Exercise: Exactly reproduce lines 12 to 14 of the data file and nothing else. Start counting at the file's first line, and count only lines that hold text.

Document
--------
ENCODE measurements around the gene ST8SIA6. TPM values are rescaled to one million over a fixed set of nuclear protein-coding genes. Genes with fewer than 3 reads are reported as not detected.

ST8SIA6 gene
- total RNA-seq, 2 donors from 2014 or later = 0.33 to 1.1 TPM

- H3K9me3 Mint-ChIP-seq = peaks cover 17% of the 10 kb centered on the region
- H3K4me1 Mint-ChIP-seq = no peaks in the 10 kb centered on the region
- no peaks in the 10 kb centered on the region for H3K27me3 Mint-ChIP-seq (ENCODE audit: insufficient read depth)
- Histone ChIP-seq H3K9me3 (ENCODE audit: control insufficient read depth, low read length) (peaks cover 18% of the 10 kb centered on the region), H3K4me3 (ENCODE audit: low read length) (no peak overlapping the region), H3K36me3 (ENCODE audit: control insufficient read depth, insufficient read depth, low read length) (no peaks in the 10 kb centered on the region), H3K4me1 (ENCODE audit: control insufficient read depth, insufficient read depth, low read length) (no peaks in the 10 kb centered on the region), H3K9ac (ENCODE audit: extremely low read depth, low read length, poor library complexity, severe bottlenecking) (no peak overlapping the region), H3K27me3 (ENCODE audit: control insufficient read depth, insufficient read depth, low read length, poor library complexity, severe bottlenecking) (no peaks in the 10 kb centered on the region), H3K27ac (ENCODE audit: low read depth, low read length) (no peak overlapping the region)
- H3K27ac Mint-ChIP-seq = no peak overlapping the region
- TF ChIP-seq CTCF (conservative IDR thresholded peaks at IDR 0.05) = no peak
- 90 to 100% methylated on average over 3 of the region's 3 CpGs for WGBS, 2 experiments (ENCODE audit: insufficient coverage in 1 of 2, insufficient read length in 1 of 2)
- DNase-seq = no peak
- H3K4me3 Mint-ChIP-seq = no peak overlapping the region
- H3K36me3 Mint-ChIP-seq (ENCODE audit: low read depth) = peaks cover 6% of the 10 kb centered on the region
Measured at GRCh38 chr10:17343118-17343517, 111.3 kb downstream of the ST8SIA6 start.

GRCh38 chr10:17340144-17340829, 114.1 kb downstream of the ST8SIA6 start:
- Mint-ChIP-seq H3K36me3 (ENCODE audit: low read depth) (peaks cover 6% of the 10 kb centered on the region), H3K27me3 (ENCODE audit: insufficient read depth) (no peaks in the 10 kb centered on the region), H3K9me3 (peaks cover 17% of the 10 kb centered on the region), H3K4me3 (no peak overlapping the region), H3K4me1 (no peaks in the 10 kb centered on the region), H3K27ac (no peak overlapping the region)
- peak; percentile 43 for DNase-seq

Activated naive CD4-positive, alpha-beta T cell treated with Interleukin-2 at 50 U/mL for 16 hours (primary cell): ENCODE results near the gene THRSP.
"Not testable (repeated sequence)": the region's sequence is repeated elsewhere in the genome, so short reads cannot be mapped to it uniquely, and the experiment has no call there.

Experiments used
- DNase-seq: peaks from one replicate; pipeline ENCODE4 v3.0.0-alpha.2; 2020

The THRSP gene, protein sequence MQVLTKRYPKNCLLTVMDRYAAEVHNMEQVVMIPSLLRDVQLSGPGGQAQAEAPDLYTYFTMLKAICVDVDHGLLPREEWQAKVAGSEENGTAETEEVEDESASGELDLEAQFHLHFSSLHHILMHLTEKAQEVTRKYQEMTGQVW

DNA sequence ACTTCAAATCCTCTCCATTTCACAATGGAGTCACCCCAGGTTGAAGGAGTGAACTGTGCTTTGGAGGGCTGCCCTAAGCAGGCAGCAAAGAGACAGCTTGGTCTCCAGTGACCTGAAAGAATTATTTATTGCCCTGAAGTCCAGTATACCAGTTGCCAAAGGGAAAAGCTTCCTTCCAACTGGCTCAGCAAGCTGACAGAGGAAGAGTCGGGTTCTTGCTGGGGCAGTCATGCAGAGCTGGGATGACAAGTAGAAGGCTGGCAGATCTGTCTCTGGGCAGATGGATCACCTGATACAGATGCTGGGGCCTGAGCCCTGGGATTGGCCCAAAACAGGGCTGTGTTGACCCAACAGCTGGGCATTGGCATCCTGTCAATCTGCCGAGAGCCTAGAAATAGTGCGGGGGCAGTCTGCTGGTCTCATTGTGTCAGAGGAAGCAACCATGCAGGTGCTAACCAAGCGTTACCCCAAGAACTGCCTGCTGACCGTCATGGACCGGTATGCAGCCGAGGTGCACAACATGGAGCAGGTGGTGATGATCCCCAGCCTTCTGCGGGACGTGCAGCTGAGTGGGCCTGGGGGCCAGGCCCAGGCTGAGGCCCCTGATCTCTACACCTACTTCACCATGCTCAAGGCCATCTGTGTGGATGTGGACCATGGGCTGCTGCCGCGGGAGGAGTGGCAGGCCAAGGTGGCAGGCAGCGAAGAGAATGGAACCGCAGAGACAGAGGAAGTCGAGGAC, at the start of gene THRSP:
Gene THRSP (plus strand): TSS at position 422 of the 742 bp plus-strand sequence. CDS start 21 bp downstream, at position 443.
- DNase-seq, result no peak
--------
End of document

- H3K4me3 Mint-ChIP-seq = no peak overlapping the region
- H3K36me3 Mint-ChIP-seq (ENCODE audit: low read depth) = peaks cover 6% of the 10 kb centered on the region
Measured at GRCh38 chr10:17343118-17343517, 111.3 kb downstream of the ST8SIA6 start.